New Delhi: 

The Supreme Court Thursday said the Centre and Internet giants, including Google, Microsoft and Facebook, were in agreement that videos of rape, child pornography and objectionable material needed to be "stamped out".


A bench of Justices Madan B Lokur and U U Lalit noted that intermediaries have "different reactions" to suggestions given earlier by the Centre, which included setting up pro-active monitoring tools for auto-deletion of unlawful content by deploying artificial intelligence based tools.


"Insofar as the suggestions given by the Union of India as mentioned in the order dated November 28, 2018 are concerned, it appears that each of the different entities have a different reaction to them. Google and YouTube have one reaction. Facebook, Microsoft and WhatsApp each have different reactions," the bench said in its order.


It said each of these entities would give a proposed or draft standard operating procedure (SoP) for the purpose of implementation of the suggestions given by the Centre.


"Everybody is agreed that the child pornography, rape and gang rape videos and objectionable material need to be stamped out. The proposed/draft SoP will be drafted on this premise," the bench said.It directed that the draft SoP be filed in the apex court on December 10 and its copies be served to the counsel appearing for the Centre, petitioner and the lawyer assisting it as an amicus curiae.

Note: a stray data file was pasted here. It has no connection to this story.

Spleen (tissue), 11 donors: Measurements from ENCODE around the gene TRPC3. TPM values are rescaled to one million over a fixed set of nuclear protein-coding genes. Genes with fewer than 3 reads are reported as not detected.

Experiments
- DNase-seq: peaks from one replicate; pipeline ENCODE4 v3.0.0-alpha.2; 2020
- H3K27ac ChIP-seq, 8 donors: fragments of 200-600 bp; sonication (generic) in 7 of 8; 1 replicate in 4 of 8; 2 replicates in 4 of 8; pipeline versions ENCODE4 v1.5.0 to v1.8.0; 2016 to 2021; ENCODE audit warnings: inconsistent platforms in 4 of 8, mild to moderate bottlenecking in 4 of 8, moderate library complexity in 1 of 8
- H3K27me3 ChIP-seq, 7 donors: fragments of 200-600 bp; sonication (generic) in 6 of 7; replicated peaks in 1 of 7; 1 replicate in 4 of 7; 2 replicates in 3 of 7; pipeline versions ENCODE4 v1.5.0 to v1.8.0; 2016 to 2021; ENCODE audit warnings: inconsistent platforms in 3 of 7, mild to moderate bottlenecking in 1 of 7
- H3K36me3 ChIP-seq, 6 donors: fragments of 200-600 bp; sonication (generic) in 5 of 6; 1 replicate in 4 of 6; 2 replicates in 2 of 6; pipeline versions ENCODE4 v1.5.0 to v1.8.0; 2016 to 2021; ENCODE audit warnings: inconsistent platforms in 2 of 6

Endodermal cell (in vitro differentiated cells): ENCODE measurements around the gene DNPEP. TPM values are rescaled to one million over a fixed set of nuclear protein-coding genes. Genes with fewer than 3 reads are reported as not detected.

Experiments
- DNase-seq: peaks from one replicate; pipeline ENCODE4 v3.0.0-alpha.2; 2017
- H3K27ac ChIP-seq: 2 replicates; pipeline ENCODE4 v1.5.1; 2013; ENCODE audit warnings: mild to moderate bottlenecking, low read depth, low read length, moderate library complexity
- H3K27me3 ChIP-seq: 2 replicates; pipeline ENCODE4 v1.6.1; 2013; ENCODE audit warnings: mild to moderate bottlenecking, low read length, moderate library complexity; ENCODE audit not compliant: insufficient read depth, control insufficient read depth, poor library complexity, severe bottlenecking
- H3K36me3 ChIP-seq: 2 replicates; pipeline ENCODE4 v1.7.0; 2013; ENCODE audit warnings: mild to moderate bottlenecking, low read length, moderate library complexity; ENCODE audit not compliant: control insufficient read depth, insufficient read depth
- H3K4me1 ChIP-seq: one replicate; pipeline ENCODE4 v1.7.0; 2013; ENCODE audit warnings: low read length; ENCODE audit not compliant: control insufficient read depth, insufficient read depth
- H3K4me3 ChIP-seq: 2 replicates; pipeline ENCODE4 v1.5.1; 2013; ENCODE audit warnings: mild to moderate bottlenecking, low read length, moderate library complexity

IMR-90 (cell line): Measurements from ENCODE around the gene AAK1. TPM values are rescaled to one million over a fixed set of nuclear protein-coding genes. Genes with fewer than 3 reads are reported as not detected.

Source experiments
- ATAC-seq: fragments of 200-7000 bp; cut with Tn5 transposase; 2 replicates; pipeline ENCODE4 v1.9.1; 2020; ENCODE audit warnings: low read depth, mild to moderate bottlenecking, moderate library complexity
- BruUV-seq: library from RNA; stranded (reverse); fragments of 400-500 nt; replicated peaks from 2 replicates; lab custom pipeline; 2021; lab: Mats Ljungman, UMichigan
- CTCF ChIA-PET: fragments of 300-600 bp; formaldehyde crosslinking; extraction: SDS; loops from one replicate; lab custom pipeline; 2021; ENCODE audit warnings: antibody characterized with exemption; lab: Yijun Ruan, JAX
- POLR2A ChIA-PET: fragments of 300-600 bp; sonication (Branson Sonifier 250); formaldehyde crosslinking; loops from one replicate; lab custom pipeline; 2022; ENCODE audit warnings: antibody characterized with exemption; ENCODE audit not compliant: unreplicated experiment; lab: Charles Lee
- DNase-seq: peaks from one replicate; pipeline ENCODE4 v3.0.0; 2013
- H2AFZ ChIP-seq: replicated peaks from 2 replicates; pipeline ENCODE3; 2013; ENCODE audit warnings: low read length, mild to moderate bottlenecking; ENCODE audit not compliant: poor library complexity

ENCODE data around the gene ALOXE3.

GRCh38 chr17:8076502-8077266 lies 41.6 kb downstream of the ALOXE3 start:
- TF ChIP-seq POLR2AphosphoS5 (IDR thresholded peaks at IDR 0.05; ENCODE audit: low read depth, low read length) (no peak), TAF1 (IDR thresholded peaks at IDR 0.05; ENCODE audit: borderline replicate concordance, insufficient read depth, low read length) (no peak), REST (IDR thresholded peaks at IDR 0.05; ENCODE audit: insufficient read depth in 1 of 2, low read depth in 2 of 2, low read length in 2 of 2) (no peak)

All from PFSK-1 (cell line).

During the hearing, senior counsel Kapil Sibal, appearing for WhatsApp, told the bench that they have an end-to-end encryption technology due to which it would not be possible to remove the content.


The Centre had last month suggested to the court that the intermediaries should deploy trusted flaggers for identifying and deletion of unlawful content and also set up of 24X7 mechanism for dealing with requisitions of law enforcement agencies.


It had also suggested that there should be prompt disposal of requisitions of law enforcement agencies to remove unlawful contents.


The court was hearing a matter following a letter sent in 2015 to then Chief Justice of India H L Dattu by Hyderabad-based NGO Prajwala, along with two rape videos in a pen-drive.


The court had on its own taken cognisance of the letter and asked the CBI to launch a probe to apprehend the culprits.


The NGO's letter had also mooted the idea of maintaining a national sex offenders' register which should contain details of persons convicted for offences like eve-teasing, stalking, molestation and other sexual assaults.


Meanwhile, according to a media report, an RTI has revealed that the government had been monitoring social media accounts of citizens for at least two years before the Supreme Court quashed a tender that would have allowed it to do so.


The report said the government had been monitoring citizens’ digital footprint through a social media communications hub of the Ministry of Information and Broadcasting.


The tender was floated in April this year to extend and upgrade the ministry’s already-running scheme for another year, until the 2019 general elections.